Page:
Friday, May 19, 2006

News of the Day (May 19)

From the China Freedom Blog Alliance: The Korea Liberator comments on the latest cave from the Bush Administration (see also second item, Independent - UK, Cybercast News), the latest defectors from Stalinist North Korea (see also United Press Int'l via Washington Times), reports of an upcoming SNK missile test (see also UPI via Washington Times, Cybercast News), and the guilty plea of Ko-Suen Moo (see also fourth item). TKL also calls (again) for the U.S. to leave South Korea's doves to their own devices and reviews Kim Il Sung: The North Korean Leader.

More on the Communists' Korean colony: Mike Chinoy, CNN, examines the links between the Stalinists and Macau. The Korean military talks go nowhere (UPI via Washington Times). Seoul National University holds a conference on the SNK economy (Daily NK). A Grand National Party member reveals that South Korea knew some if its abductees were still alive in SNK in the early 1990s (Daily NK).

Iranian nuclear enrichment fueled (literally) by Communist China: Various "diplomatic sources" informed the BBC that the uranium enriched by Iran "may well have come from a small stock of material sold to Iran by China back in 1991" (see also second item). The reaction, stunningly, is relief - because it means Iran is apparently not as advanced in its nuclear program as was once believed. The fact that the mullahcracy wouldn't be as advanced as it is now without help from Communist China has been maddeningly ignored.

State Department takes Lenovo computers off classified networks: The Department initially "chose to install about 900 of the PCs on its secure network in Washington and at embassies around the world" (Agence France Presse via Washington Times) before relenting under pressure from the US-China Economic and Security Review Commission (sixth item) and Congressman Frank Wolf (R-Virginia). What the Department will do with the Communist-owned firm machines is not known.

Congressional critics of closer U.S.-Communist China military ties raise their voices: Two of Wolf's fellow House Republicans, Rob Simmons and Dana Rohrabacher, called into question recent moves toward closer military ties between the U.S. and Communist China (sixth and eighth items). Report: Bill Gertz, Washington Times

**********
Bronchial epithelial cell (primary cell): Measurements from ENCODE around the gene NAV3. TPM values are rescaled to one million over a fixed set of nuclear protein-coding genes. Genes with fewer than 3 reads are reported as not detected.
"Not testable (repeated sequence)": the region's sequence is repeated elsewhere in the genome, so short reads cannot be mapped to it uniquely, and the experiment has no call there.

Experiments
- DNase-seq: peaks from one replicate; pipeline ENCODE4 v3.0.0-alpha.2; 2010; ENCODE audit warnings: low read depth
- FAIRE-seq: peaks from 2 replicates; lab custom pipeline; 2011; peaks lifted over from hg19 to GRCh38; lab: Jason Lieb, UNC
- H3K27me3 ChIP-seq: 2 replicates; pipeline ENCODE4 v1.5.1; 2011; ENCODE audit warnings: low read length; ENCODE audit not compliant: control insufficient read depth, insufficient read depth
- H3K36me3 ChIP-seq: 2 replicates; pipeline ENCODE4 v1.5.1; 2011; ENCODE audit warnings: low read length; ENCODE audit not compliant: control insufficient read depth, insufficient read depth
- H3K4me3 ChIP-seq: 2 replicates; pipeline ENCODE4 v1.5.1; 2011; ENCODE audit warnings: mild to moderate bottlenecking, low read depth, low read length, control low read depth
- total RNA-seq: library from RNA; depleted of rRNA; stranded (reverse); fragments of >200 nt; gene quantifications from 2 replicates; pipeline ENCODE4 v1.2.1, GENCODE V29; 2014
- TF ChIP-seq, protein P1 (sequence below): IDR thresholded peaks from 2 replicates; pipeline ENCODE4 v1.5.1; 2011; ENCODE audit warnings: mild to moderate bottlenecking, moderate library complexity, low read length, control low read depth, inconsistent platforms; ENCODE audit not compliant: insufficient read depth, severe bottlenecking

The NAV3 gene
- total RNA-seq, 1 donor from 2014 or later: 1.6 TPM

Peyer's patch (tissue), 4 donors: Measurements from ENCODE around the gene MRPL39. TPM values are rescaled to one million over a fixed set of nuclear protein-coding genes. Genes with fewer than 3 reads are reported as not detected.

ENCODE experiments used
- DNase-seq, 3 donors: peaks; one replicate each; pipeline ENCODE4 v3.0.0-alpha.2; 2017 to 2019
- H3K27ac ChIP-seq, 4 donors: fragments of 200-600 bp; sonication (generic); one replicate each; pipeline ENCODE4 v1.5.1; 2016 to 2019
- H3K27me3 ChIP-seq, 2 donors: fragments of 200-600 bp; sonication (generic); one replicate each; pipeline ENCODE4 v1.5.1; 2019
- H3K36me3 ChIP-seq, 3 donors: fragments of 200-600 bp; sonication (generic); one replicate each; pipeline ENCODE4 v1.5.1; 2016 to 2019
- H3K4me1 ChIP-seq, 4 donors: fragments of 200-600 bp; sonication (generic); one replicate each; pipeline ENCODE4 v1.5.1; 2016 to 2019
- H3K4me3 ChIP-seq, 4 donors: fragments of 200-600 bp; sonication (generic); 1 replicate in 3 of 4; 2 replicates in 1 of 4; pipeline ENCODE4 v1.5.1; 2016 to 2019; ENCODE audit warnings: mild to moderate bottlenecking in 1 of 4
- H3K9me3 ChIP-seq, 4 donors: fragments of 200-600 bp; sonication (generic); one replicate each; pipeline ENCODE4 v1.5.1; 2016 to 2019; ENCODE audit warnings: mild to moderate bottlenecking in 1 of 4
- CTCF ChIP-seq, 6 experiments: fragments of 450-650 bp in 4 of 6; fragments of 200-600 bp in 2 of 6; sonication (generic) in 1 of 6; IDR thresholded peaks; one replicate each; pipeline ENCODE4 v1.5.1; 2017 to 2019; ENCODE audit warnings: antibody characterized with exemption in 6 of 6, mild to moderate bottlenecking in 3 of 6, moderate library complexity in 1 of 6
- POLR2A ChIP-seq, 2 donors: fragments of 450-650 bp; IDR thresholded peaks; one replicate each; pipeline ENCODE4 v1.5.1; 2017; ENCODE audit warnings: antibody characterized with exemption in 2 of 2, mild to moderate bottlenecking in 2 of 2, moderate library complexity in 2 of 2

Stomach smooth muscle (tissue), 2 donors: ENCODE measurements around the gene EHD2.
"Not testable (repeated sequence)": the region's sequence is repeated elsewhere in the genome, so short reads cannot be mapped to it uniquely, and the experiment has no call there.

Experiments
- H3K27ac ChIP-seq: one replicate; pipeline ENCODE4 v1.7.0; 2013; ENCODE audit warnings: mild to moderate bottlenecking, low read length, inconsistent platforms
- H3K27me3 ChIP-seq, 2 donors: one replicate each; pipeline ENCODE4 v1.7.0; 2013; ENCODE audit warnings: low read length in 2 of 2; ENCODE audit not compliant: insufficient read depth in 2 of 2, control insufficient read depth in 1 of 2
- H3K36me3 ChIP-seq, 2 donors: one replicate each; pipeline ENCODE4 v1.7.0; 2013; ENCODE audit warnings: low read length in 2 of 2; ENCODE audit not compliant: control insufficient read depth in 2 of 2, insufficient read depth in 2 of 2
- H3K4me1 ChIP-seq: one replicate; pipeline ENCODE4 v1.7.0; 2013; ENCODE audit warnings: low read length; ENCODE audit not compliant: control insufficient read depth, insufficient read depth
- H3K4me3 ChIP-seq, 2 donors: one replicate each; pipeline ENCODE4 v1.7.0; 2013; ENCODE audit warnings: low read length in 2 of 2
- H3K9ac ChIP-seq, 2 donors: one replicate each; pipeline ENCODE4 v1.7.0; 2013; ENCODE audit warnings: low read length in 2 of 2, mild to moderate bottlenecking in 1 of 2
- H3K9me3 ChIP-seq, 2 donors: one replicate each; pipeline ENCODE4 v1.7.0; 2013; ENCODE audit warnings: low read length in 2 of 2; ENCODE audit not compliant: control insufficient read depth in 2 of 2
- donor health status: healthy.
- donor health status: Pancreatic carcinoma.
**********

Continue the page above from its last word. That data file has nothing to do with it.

Communist Catholics rip The Da Vinci Code: In its latest attempt to look more like a church and less like the Communist bureaucracy it is, the "Patriotic Catholics" called The Da Vinci Code "insulting" (BBC). Maybe if Dan Brown or Ron Howard had made Tom Hanks' character a Chinese Communist Party member . . .

Reebok honors AIDS activist/dissident from Communist China: Li Dan "helped 100,000 AIDS orphans by building the Orchid School and AIDS Orphanage in Henan province" (Epoch Times) before the cadres shut it down, and "detained and beat him" for good measure. Henan is the province where cadres ran and covered up an unhygienic Communist-run blood-donation scheme that infected one million people with AIDS (sixth, fourth, and sixth items).

More on Communist China and the United States: The indomitable Lev Navrozov sounds the alarm once again in Newsmax.

Canada's New Maple Leaf on Communist China gets more attention: This time it's Caylan Ford, Epoch Times, who notes and approves.

Scandal hits Taiwan President's family: Reports of insider trading are surrounding President Chen Shui-bian's wife and son-in-law (UPI via Washington Times). Chen's popularity is now at record lows, but he will not be running for re-election in 2008 in any event.

Communist denying medical treatment to Zhang Lin: Imprisoned dissident Zhang Lin "has been complaining of headaches and pains throughout his body for the past six months" (Reporters Without Borders via Boxun), and is likely suffering from "a slipped cervical disc that is affecting his central nervous system." To this day, however, Zhang has not been transferred to a hospital for treatment.

Cyberdissident quits Communist Party: Yanboyuzhe (a.k.a. Xiong Zhongjun, a.k.a. Liu Yiming) joined the ten-million-plus ex-cadres (Epoch Times).

Woman fights for justice for father killed for his organs: Ma Xiuqing has sent five years petitioning to have the cadres "who collaborated to freeze her father, Ma Hongju, to death and steal his organs in August 2000" (Epoch Times) punished for the crime. As one would expect, the effort continues to be fruitless.

Communists continue silence on the Cultural Revolution: Of course, no one else in Communist China is allowed to talk about it either (Epoch Times).

On the state of the workers in the workers' state - education: Wang Debang tells the story of his rural family's attempts to educate their children (Observe China via Epoch Times).

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